One of the formal table settings used by Marjorie Merriweather Post, who was at one point the wealthiest woman in the United States. (Erik Kvalsvik)

Washington’s museums span a wide variety of subject matter and topics — from the Phillips’s collection of modern art to the National Museum of African American History and Culture’s somber-to-somewhat-celebratory journey through our country’s shared history.

Usually, one or two major exhibitions tend to dominate the attention, chatter and visitors, while other artists and smaller art spaces can be overlooked. Here are five worthy spring and summer shows that might not be on your radar:

'The Artistic Table' at Hillwood

Marjorie Merriweather Post, the heir to the Post cereal fortune and once the wealthiest woman in the United States, amassed an incredible collection of artwork and artifacts, many of which are on display at Hillwood Estate, her former home in Northwest Washington. One of the current exhibits, “The Artistic Table,” was influenced (and mainly furnished) by the ornate dinnerware Merriweather Post used at home. Historically informed table displays are on view in the main dining and breakfast rooms, while more modern table settings are in the special exhibition space of Hillwood Mansion. Through June 10 at Hillwood Estate, Museum and Gardens, 4155 Linnean Ave. NW. hillwoodmuseum.org.

'If I Knew Then What I Know Now' and 'Mothership to the Ancestral Plane' at the Prince George's African American Museum and Cultural Center

Two exhibitions at the Prince George’s African American Museum and Cultural Center deal with questions of black identity. In “If I Knew Then What I Know Now,” artists delve into what they would share with their younger selves, and “Mothership to the Ancestral Plane,” which was developed by local high school students, envisions a future in which black youth are given the right tools to shape global culture, and receive recognition for their pioneering. June 1-Oct. 6 at Prince George’s African American Museum and Cultural Center, 4519 Rhode Island Ave., North Brentwood, Md. pgaamcc.org .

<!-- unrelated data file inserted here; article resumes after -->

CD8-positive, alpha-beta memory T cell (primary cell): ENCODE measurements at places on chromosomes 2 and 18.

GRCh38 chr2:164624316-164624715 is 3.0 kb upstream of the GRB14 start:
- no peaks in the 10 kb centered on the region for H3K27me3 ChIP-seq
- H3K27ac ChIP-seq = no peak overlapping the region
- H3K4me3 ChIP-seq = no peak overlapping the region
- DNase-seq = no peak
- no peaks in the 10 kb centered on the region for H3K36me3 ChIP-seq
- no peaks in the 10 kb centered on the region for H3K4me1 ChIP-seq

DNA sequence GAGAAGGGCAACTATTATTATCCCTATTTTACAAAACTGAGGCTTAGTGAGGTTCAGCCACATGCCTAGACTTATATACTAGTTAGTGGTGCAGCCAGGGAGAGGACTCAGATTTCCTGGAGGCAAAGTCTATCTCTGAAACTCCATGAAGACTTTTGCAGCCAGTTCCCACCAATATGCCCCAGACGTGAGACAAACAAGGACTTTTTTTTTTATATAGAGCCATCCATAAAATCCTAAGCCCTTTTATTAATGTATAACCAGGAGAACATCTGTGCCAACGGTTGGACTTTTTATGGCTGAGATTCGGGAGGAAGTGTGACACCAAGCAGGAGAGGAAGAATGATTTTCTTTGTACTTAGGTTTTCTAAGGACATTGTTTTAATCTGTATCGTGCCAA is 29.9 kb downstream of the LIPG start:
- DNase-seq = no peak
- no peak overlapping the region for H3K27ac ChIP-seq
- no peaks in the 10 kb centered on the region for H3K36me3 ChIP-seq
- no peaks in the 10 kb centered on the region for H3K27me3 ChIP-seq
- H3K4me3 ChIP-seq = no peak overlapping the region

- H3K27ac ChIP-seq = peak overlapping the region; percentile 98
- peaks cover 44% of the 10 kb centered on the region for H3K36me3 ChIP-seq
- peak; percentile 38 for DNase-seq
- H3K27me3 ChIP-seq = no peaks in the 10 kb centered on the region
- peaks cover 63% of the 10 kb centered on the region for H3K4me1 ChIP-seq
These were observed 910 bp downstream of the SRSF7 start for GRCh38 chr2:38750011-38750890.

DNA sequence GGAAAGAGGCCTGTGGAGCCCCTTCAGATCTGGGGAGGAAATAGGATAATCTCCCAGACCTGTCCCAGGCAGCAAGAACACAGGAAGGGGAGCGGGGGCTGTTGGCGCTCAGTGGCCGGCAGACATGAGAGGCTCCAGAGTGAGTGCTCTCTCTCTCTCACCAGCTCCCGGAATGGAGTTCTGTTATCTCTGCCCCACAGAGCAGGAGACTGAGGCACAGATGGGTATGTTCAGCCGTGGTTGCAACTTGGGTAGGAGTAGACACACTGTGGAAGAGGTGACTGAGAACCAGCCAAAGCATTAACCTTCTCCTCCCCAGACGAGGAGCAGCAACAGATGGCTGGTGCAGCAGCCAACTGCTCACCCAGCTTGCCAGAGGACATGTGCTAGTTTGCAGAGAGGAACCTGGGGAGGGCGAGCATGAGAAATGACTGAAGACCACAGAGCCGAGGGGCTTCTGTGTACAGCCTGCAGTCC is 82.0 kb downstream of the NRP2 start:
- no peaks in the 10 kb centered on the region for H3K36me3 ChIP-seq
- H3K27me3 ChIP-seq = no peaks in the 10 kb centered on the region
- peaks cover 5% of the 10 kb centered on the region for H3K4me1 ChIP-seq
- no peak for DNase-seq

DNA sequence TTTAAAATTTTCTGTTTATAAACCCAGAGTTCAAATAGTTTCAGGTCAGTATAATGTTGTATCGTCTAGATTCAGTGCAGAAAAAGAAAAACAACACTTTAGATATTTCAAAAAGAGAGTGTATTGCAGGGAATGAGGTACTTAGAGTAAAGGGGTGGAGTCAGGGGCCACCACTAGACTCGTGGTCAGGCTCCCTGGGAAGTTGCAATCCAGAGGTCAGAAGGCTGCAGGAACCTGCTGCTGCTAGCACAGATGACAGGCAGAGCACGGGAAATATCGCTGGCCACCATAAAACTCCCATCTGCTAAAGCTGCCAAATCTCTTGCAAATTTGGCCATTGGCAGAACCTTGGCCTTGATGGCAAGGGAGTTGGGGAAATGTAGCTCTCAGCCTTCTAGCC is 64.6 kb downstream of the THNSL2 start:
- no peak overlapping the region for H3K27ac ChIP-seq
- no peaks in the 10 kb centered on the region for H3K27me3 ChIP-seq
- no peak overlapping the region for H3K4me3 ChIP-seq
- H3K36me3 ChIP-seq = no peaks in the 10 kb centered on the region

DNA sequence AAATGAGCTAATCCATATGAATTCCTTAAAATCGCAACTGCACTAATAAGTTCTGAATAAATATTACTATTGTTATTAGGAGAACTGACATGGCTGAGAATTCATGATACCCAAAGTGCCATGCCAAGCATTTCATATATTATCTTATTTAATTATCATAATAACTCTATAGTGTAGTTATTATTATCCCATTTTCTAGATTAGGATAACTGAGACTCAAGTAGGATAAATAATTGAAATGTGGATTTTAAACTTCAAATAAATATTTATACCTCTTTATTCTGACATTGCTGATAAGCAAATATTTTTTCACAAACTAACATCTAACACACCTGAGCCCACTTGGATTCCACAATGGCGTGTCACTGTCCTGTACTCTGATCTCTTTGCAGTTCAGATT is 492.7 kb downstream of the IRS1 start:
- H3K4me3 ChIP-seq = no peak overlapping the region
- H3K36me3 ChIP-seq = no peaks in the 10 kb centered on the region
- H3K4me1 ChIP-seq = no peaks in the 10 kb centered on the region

The letters written by visitors to “To Future Women” will be sealed in a time capsule and opened in 2037. (Joe Gibson)
'To Future Women' at IA&A at Hillyer

Australian artist Georgia Saxelby was inspired by the Women’s March of January 2017 for her latest project, “To Future Women,” which invites participants to write letters to women 20 years in the future. They will be sealed in a time capsule at the Phillips Collection until 2037, when they’ll be exhibited. The work, which blurs the lines between artist and audience, was inaugurated at the Phillips in January and has traveled around the Washington area since. Its last stop is at International Arts & Artists (or IA&A) at Hillyer. June 1-July 1 at IA&A at Hillyer, 9 Hillyer Ct. NW.athillyer.org.


Katie Pumphrey’s “Double Dutch.” (Anna Reynal)
'Five More Minutes Part I' at Susan Calloway Fine Arts and 'Five More Minutes Part II' at the Athenaeum

Katie Pumphrey’s latest work explores a slice of time we invoke so often: “Five More Minutes.” The Baltimore artist’s solo show consists of two parts, shown concurrently at Susan Calloway Fine Arts in Georgetown and the Athenaeum in Alexandria. The installations aim to distill the emotions and sensations that can be experienced in a five-minute period. Pumphrey’s background as a long-distance, open-water swimmer (she swam the English Channel in 2015) finds its way into her paintings, with her technique mirroring the nature of swimming in ever-changing waters. June 2-July 21 at Susan Calloway Fine Arts, 1643 Wisconsin Ave. NW. callowayart.com. June 7-July 22 at the Athenaeum, 201 Prince St., Alexandria. nvfaa.org.

Rotating shows at Loves Me Not

Loves Me Not, a new bar and gallery in Adams Morgan, seeks to provide a space where artists from the local underground scene can sell their work, including photos, collages and paintings. The cocktail lounge, on the second floor of Mellow Mushroom, aims to shrink the “large gap between the fine arts community in D.C. and the potent underground art scene.” Part of its inaugural exhibit features artwork priced at $300 or less. Loves Me Not, 2436 18th St. NW.